A dialogue on prayer

First voice: “So what if he prays a lot? His life; he does whatever he wants.”

Second voice: “But praying’s nonsense! That’s not just my opinion; that’s how things really are.”

First voice: “Ah the arrogance.”

Second voice: “Yes, the arrogance of thinking planes really fly, and did really fly at buildings on 9/11, and we really went to the Moon! The arrogance of best evidence and little reasonable opposition!”

First voice: “Still, facts are inconsequential. His life, he thinks and does whatever he wants.”

Second voice: “Would you be saying the same if he thought running a cheesegrater over his face chased off demons he believes are in him?”

First voice: “He doesn’t believe that!”

Second voice: “No, but he’s praying because he thinks there’s someone listening, caring, maybe even intervening and/or making notes for his future destiny! There’s no-one! He’s wasting his time!”

First voice: “One, it’s his time to waste, right? And he might get a whole lot of comfort off it even if it is a delusion.”

Second voice: “It’s his time… oh, bollocks! If you see someone trapped in a walk-in freezer —”

First voice: “Here we go again with the weird-ass metaphors.”

Second voice: “— freezer, you don’t think it’s his life, who cares, his own business, and just walk away! No! You feel some compassion!”

First voice: “But he doesn’t want to stop praying, does he?”

Second voice: “But if someone was filling out all 606 addenda to the standard tax form, and you knew only the first 15 are required, wouldn’t you tell him he’s mistaken in his zeal? Wouldn’t you tell him he should rather go out, play with his children, spend some time reading a book or hugging his wife or something else nice! He might feel mighty conscientious and dutiful, but he’s still doing work that doesn’t help him any, and will mightily piss off the recipient!”

First voice: “…but he might derive comfort from that, right?”

Second: “Comfort until he gets a sharply worded note from the tax office! And sure thing, he may get comfort from prayer, but there are plenty of horrors that will spring up when his idea of someone listening and reality collide. Suppose a crisis hits — what’s he to think? That he has been bad in some vague way and his troubles are all his own fault? That the random and uneven shit of life is somehow related to his own recent performance? That can drive you mad!”

First voice: “But all people don’t treat prayer that way, do they? It’s just a moment to sit still, collect your thoughts, reorient yourself, and the like.”

Second voice: “So why call it prayer if there’s no God in it? And if there is a God in it, and you suppose he’s more than a mute Listener, don’t you sort of start looking for Answers, as echoes in your head or in the white noise of everyday life? That’s not a good way to run your life: ooh, a tripartite waterfall, this must mean the three-in-one God of Christianity exists and is giving me a sign!”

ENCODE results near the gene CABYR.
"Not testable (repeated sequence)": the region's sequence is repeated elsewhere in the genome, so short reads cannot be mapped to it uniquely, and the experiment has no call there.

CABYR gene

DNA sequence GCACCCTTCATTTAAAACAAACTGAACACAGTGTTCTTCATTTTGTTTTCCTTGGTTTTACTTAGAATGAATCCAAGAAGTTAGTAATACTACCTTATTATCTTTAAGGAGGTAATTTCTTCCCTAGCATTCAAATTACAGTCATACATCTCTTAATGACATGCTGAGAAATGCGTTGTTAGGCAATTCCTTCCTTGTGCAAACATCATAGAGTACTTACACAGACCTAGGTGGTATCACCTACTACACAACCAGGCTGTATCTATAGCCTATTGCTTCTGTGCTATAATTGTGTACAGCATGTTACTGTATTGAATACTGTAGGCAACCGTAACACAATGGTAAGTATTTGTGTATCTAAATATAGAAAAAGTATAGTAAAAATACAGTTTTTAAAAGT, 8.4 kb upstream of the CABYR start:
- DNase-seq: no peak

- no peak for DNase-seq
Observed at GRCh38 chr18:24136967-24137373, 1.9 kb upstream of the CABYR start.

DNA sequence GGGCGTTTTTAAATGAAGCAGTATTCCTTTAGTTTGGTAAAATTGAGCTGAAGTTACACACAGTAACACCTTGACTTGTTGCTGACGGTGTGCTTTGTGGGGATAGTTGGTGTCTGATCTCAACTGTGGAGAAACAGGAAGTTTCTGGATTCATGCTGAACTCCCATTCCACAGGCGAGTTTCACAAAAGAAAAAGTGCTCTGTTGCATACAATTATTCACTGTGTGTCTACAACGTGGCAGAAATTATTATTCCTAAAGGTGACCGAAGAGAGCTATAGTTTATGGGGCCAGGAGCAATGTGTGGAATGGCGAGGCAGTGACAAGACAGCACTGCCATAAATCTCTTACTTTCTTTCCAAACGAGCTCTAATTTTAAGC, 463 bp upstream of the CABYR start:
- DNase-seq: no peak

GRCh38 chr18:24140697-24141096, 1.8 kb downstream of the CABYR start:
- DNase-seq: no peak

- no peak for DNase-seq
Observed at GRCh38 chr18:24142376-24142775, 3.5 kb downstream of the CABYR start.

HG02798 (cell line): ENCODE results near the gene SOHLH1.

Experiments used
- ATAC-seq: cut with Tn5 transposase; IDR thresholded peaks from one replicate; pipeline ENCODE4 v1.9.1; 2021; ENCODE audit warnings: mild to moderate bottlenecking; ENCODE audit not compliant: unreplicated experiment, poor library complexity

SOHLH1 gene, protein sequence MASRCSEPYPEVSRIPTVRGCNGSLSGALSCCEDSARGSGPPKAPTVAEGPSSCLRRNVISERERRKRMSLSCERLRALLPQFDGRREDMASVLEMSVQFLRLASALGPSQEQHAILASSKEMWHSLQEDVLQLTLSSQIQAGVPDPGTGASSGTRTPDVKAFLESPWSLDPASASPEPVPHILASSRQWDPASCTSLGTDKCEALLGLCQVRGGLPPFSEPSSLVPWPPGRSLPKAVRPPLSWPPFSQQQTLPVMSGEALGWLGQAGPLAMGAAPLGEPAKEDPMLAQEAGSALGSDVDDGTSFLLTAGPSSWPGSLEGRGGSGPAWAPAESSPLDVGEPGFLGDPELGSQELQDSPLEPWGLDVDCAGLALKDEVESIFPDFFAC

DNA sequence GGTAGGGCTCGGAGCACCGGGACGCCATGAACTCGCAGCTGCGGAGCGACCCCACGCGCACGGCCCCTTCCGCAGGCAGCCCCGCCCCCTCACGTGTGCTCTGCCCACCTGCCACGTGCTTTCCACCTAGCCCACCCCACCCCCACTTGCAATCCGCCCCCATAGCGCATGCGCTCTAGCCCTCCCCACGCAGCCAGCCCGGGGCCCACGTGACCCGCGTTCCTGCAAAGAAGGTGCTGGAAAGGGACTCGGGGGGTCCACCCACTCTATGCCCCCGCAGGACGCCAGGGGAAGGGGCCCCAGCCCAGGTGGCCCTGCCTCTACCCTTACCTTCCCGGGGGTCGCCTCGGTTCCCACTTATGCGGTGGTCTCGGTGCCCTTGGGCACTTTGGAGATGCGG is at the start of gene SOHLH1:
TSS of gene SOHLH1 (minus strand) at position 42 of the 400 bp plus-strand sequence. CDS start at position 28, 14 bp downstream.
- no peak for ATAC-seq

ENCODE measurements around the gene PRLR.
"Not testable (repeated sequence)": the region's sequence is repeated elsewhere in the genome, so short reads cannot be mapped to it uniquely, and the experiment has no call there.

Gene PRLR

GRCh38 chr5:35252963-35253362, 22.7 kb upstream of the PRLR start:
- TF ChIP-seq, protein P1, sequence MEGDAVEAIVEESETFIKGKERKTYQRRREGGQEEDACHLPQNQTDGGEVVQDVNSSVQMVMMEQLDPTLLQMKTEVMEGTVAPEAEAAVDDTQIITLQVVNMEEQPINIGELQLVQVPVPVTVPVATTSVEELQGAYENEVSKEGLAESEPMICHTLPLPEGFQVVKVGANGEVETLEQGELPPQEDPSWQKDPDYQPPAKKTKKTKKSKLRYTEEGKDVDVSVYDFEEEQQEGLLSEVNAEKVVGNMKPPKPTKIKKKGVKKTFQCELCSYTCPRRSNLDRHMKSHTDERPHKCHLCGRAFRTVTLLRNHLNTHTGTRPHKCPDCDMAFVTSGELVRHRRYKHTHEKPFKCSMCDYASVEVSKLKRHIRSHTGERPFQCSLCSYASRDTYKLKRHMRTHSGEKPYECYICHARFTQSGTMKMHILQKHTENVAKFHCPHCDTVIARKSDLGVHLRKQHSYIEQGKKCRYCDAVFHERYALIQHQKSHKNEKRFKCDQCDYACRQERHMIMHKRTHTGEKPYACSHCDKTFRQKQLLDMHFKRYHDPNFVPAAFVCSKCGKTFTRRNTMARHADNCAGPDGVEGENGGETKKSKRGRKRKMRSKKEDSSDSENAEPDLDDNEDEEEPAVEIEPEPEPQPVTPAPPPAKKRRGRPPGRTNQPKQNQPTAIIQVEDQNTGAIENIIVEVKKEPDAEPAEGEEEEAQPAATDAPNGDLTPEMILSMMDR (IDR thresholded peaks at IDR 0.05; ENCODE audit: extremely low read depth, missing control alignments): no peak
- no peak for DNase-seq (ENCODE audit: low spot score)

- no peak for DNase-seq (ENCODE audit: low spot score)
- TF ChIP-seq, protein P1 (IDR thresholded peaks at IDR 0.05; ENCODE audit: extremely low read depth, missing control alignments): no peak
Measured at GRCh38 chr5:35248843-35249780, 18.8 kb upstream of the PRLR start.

First voice: “But all the formalities, all the whining, negotiation, supplication, confiding, pleading and praising can be done without thinking there’s a God. It can be just a mental exercise.”

Second voice: “Then for the love of Richard pray to Gozer the Gozerian! Don’t pick the word, name and attributes of this brood of Bronze Age ogres who still have droves of people that think they really exist! That’s as bad as saying you need an idol for personal strength of character and success by focusing on your goals, and picking Ad— picking Josef Stalin! There’s so much baggage in your idol of choice your fancy distinctions won’t matter. Others’ perceptions of you and your own thoughts will be polluted and distorted by all kinds of unintended garbage!”

First voice: “So…”

Second voice: “So I don’t care what he does or likes, nor whether I find it nice or not, and I can’t force his beliefs unless I want to be an intrusive fascist prick, but that doesn’t mean it’s okay to let him wallow in a mistake without correcting him. Then if he wants to keep whining up at the uncaring stars he can go on, but people ought to tell him there’s no god, really. That’s not intrusive… well, okay, it is intrusive, but it’s simple human decency too.”

First voice: “But… well, okay. But if you go telling him all this you’ll come across as a humongous prick.”

Second voice: “True, that.”

First voice: “Great Gozer bless us life is complicated.”

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